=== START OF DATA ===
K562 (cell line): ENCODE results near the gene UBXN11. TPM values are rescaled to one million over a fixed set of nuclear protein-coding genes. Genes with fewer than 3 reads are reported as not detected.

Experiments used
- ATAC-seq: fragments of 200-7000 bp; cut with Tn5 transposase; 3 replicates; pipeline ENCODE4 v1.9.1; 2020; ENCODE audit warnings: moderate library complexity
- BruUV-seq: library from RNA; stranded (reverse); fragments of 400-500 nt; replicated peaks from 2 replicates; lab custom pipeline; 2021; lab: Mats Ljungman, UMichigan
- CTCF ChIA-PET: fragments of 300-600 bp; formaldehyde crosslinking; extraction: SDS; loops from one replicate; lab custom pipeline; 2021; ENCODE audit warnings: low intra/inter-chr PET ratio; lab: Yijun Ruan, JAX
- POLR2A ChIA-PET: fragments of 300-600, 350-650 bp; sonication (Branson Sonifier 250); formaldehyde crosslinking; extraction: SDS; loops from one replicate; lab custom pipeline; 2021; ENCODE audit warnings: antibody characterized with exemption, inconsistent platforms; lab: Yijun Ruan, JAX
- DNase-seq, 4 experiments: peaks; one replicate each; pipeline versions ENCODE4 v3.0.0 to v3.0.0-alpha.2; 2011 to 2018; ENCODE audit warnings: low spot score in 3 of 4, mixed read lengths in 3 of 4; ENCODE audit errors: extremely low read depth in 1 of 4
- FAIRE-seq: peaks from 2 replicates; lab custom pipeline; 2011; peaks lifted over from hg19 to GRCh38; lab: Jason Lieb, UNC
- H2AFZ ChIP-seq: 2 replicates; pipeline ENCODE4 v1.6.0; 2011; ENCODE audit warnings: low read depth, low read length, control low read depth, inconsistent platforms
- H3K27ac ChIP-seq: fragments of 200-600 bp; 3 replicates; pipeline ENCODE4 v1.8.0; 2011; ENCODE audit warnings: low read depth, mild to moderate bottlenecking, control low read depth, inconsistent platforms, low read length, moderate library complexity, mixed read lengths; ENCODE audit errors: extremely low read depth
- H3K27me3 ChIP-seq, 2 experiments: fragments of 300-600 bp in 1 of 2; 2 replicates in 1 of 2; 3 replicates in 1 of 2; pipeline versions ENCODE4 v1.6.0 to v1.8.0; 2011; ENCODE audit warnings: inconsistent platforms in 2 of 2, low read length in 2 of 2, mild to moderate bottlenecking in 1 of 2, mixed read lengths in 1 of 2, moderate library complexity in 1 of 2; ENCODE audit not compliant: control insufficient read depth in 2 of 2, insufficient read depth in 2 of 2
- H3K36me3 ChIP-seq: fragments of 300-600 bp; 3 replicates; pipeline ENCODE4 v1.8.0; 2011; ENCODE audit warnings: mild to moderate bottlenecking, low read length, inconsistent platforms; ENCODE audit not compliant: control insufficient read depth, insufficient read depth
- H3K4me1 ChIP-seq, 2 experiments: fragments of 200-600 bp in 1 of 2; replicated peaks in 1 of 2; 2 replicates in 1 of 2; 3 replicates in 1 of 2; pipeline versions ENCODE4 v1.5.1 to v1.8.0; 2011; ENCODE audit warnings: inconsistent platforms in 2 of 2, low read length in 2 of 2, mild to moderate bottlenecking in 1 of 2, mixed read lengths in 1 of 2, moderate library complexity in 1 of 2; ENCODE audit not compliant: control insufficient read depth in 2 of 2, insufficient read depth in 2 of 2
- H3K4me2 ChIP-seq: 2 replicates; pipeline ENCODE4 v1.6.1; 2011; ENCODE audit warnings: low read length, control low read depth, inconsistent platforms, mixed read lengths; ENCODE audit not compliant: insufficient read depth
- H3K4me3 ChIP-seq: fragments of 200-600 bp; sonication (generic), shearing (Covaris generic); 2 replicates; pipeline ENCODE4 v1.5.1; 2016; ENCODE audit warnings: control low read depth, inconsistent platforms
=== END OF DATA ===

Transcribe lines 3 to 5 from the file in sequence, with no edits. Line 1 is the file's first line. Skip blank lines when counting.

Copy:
- ATAC-seq: fragments of 200-7000 bp; cut with Tn5 transposase; 3 replicates; pipeline ENCODE4 v1.9.1; 2020; ENCODE audit warnings: moderate library complexity
- BruUV-seq: library from RNA; stranded (reverse); fragments of 400-500 nt; replicated peaks from 2 replicates; lab custom pipeline; 2021; lab: Mats Ljungman, UMichigan
- CTCF ChIA-PET: fragments of 300-600 bp; formaldehyde crosslinking; extraction: SDS; loops from one replicate; lab custom pipeline; 2021; ENCODE audit warnings: low intra/inter-chr PET ratio; lab: Yijun Ruan, JAX